Breaking Barriers: Women Join Japan’s Historic Nude Festival for the First Time in 1250 Years


Japan’s Hadaka Matsuri, also known as the Naked Festival, held at the Konomiya Shrine in central Japan, has been a tradition for over 1,250 years. For the first time in its long history, women have been allowed to participate in this ancient rite. This significant change marks a new chapter in the festival’s legacy, breaking gender boundaries and paving the way for a more inclusive celebration.

The decision to include women in the festival was met with mixed reactions from the community. While some supported the idea, others expressed concerns about breaking tradition and the sanctity of the men’s gathering. Despite the skepticism, the women who took part in the event felt a sense of pride and responsibility in upholding the customs and rituals of the festival.

Unlike the nearly-naked men who participate in the festival wearing only loincloths, the women chose to wear long purple robes known as “happi coats” and white shorts. With bamboo offerings in hand, they joined the procession to the shrine, following the men who were chanting and clamoring to touch the Shin Otoko, the shrine’s male god. While they did not engage in the same activities as the men, their presence added a new dynamic to the ritual.

As the women stood in two parallel lines holding bamboo sticks with red and white ribbons, they prepared to make their mark on this historic occasion. With the support of the crowd cheering them on, they braved the cold water dousing at the shrine’s courtyard and completed their contribution to the festivities. The women bowed, clapped, and expressed their gratitude, feeling a sense of accomplishment and fulfillment.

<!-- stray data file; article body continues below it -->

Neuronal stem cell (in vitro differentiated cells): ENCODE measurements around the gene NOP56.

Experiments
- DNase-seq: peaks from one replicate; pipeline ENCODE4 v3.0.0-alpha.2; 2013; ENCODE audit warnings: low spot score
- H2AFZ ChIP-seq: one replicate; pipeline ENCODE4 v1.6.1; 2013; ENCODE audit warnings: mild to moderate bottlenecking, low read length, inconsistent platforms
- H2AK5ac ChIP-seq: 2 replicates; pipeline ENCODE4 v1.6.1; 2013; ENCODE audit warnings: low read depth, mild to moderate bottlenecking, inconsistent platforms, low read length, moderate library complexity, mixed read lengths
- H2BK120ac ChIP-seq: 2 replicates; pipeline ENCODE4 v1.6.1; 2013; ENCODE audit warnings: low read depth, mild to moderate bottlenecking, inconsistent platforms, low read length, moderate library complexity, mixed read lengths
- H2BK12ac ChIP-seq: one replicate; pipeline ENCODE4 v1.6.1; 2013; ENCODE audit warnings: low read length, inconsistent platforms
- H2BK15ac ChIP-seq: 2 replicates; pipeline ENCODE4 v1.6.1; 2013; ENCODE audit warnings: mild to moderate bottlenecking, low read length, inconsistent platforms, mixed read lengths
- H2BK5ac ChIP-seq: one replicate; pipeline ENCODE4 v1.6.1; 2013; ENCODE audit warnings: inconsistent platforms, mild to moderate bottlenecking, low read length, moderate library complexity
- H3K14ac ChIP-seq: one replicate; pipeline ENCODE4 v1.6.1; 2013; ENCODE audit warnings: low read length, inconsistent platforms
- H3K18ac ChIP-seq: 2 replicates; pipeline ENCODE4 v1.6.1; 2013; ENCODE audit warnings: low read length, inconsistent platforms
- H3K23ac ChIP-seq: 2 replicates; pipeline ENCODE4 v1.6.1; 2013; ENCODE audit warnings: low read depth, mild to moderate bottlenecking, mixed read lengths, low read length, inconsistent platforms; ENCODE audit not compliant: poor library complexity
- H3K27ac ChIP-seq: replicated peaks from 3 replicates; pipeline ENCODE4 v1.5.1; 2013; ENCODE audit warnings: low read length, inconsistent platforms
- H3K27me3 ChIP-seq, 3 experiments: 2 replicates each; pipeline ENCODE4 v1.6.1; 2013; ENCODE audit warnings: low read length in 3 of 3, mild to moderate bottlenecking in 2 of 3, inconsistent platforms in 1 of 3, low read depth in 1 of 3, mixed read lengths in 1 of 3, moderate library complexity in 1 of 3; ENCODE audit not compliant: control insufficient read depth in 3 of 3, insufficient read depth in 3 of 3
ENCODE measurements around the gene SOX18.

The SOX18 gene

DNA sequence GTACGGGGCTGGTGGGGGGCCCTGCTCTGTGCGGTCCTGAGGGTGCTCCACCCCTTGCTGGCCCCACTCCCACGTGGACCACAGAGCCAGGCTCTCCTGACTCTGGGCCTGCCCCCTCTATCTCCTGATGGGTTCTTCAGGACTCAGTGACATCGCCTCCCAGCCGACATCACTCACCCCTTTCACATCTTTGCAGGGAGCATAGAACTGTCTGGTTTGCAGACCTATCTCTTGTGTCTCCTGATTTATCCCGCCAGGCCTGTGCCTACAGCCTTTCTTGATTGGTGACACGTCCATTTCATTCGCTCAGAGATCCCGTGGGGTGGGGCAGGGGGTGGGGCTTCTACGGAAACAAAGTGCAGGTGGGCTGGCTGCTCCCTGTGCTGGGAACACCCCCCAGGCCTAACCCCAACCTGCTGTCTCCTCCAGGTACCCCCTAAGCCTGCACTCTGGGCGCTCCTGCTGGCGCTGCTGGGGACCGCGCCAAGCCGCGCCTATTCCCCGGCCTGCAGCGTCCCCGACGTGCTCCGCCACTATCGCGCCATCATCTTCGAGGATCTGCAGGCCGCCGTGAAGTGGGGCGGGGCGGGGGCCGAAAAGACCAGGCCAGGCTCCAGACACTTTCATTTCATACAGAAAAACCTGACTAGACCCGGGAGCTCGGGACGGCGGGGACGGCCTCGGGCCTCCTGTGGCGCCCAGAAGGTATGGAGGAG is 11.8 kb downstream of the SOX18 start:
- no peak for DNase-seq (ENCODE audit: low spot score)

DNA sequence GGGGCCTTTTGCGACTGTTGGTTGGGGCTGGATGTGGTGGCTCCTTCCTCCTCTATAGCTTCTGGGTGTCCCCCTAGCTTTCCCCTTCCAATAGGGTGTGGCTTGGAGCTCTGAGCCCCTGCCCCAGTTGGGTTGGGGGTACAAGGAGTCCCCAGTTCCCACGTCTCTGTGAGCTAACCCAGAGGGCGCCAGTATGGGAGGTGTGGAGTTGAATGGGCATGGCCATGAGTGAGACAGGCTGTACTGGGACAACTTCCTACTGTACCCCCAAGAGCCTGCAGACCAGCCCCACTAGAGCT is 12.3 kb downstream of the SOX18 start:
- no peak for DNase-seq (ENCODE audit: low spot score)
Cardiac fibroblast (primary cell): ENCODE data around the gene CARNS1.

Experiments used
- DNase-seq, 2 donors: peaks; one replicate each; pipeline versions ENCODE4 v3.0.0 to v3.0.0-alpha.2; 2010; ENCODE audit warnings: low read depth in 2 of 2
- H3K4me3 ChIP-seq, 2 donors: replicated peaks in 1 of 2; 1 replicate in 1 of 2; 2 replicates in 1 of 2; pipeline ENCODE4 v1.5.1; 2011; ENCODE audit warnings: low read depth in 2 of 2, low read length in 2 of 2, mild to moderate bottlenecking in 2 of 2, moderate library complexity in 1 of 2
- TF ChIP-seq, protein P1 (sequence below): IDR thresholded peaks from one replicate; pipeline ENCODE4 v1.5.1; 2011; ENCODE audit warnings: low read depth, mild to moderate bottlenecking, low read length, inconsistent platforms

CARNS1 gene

For many of the women who participated, this experience was a transformative one. They felt a deep connection to the tradition and the community, and were proud to be a part of such a momentous occasion. As they exited the shrine, they were greeted by tourists and media outlets eager to capture their stories and image. Despite the challenges and concerns surrounding their participation, the women felt empowered and inspired by the support and encouragement they received.

Reflecting on the day’s events, Atsuko Tamakoshi, a key figure in the festival’s history, expressed her gratitude and happiness for being able to participate. As someone who had always been a spectator to the festival, she felt a sense of fulfillment in joining the ranks of the participants. The women who took part in the event shared a sense of camaraderie and unity, transcending gender boundaries and coming together in a shared purpose.

The inclusion of women in the Hadaka Matsuri marks a significant milestone in the festival’s history, signaling a new era of inclusivity and diversity. As Japan grapples with demographic challenges and changing social norms, the participation of women in such traditions offers a hopeful glimpse into a more equitable and progressive society. The women who took part in the festival left a lasting impact on the community, inspiring others to embrace traditions while also challenging outdated norms. This historic event will be remembered as a turning point in the long history of the Hadaka Matsuri, setting the stage for a more inclusive and diverse future.

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